SABC board fails to report to MPs
Cape Town - A long-awaited parliamentary meeting on the latest crisis at the SABC came to nought on Wednesday when chairman Ben Ngubane told MPs the embattled board had failed to produce a performance review of its first six months in charge.
"There are many documents before us that need to go for board approval. So I'm saying there are many balls in the air. I'm very sorry that we could not provide a document approved by the board for today," Ngubane told Parliament's portfolio committee on communication.
This prompted MPs from several parties to call for the meeting to be postponed again, two months after an initial crisis meeting was delayed after media successfully challenged an ANC decision to hold it in camera.
"It is clear we have reached the end of the line for today. It will be very difficult for us to continue with a process where the document hasn't yet been finalised. What are we going to say to them?" ANC MP Johnny de Lange said.
"How do you asses the value of reports that are not finalised?"
Committee chairman Ismail Vadi agreed, but signalled his dismay with the board's failure to prepare and said it was hampering the committee's oversight work.
"I just want to register my own dissatisfaction with what has transpired," he said.
"I don't want to set a precedent that if any entity does not want to report, all it has to say is that it does not have the documents.
"This board had sufficient notice. They were aware of the outstanding issues that faces this committee and there is absolutely no reason for the board whatsoever not to have been prepared.
"This is the singular most important failure of this board ... Now our meeting with them is dependent on when they could possibly schedule a board meeting to process this."
The breakdown of the working relationship between Ngubane and board members was evident as the chairman accused them of having obstructed even the appointment of Robin Nicholson as acting CEO, following the suspension from that post of Solly Mokoetle in August.
"The SABC has gone through incredible difficulty... As I sit here next to Robin he is legally not the acting GC (group chief) because the board has not been able to agree. We are in an illegal situation," Ngubane said.
Board members scoffed at the suggestion that they had held up the process, while Nicholson said his position was unclear because Ngubane had failed to sign off on his appointment.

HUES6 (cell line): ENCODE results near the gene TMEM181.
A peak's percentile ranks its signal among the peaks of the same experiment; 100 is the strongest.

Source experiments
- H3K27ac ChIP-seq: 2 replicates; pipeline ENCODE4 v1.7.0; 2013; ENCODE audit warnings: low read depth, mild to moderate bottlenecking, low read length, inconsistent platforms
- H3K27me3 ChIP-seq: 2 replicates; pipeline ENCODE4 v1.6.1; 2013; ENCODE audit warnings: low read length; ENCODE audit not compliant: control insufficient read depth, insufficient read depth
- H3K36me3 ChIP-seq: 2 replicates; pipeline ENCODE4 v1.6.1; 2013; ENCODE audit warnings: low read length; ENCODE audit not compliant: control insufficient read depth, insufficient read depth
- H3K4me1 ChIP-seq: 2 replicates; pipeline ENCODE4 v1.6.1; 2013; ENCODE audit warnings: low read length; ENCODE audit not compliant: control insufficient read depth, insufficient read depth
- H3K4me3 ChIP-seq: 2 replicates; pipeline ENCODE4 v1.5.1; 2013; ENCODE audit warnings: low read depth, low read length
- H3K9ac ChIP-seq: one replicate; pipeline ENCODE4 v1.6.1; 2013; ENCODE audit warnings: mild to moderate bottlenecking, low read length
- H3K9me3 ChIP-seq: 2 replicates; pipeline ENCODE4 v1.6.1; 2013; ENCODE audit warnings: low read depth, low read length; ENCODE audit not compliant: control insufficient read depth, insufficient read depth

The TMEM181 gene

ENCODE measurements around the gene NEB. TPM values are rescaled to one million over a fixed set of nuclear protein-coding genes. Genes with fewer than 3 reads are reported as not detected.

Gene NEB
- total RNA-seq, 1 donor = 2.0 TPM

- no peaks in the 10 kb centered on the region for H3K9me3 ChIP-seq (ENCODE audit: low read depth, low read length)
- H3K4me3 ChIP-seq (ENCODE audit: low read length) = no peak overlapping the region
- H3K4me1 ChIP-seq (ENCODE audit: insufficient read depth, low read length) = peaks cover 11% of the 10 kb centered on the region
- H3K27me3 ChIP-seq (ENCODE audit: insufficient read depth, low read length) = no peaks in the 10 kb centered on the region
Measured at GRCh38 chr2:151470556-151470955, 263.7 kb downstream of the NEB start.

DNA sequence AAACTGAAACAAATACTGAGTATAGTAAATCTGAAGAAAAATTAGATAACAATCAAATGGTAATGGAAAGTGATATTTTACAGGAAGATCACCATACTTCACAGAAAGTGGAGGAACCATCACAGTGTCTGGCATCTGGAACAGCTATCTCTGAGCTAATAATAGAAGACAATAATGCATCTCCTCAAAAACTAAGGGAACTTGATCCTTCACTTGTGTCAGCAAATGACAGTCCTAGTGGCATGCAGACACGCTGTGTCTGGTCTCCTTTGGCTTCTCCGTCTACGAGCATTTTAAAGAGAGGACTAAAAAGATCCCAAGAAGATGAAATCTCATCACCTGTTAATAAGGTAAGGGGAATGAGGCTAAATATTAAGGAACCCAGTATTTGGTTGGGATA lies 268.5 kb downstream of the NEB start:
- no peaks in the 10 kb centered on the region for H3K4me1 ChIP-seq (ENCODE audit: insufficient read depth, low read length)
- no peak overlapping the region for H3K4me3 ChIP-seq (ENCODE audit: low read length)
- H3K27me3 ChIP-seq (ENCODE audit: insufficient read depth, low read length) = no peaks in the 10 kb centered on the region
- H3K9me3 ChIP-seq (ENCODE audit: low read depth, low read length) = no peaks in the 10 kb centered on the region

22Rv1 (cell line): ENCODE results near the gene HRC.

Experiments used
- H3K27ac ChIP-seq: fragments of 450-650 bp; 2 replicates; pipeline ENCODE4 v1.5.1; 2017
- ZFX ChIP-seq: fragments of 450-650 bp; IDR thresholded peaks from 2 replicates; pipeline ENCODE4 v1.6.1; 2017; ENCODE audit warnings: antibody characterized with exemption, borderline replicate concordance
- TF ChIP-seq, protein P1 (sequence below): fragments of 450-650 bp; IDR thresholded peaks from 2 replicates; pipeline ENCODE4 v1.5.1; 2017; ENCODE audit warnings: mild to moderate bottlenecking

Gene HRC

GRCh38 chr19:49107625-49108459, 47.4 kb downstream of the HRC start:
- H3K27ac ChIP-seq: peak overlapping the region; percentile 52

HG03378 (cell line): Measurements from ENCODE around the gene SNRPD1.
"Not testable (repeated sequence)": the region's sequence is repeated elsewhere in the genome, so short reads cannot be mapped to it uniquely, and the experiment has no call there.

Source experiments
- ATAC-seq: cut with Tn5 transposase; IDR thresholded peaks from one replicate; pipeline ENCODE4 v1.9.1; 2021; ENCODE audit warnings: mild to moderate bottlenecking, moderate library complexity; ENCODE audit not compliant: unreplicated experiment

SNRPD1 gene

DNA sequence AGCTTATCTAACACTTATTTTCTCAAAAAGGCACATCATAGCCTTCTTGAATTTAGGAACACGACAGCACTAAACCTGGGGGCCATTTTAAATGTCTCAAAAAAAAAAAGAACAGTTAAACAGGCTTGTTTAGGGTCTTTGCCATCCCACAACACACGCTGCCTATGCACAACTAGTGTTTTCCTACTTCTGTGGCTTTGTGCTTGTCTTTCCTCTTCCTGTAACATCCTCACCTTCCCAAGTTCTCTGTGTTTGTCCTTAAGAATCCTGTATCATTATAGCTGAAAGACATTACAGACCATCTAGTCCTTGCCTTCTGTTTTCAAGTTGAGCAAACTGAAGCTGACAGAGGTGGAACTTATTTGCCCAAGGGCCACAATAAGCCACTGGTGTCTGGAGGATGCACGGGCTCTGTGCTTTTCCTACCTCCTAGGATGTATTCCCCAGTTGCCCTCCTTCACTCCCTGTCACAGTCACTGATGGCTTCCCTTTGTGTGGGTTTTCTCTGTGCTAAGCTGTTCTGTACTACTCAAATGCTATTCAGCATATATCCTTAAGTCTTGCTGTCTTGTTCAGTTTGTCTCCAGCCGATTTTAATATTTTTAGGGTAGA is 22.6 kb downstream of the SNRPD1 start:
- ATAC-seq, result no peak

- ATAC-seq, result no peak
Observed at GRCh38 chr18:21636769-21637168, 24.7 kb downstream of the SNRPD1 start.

"He has not signed the delegation of authority letter," he told Sapa.
Board members said they had not met to compile a performance review.
"We've had one regular board meeting, and then we've just had one special board meeting on the other. It has just been Molefe, Molefe," one told Sapa, referring to the clash between Ngubane and the board over the appointment of Phil Molefe as head of SABC news.
The appointment, which came while the board was still reviewing candidates, brought relations with Ngubane to breaking point in May, a mere five months after new management was appointed to pull the broadcaster back from the point of collapse.
The board suffered another setback in recent days when four members quit.
Wednesday's meeting began with an announcement by Vadi that President Jacob Zuma had accepted their resignation with immediate effect, which meant that they would not be allowed to address the meeting.
"We have taken advice from the legal section and our understanding is that those four members are no longer board members of the SABC as from yesterday, so they have no speaking rights in the meeting."
He said Zuma had asked Parliament to start the process of filling the vacancies.
Board deputy chairwoman Felleng Sekha, David Niddrie, Barbara Masekela and Maghatho Mello reportedly resigned in frustration with the failure of the department of communications and the portfolio committee to act swiftly to resolve the problems at the SABC.
Juli Killian, a board member from Cope, said the president's decision not to allow the four to serve a notice period was suspect and signalled a decision to "get in easy-going people who know the rules".
The board warned in a submission to Parliament in August that the SABC was steering towards deep financial trouble unless it designed and implemented a comprehensive turnaround strategy.
They said it risked failing to make repayments on loans secured against a government guarantee of R1bn.
The SABC halved its losses over the past financial year, but has failed to meet performance targets.
Nicholson said it made a "modest" profit of R25m in the first six months of the current financial year and significantly improved its liquidity.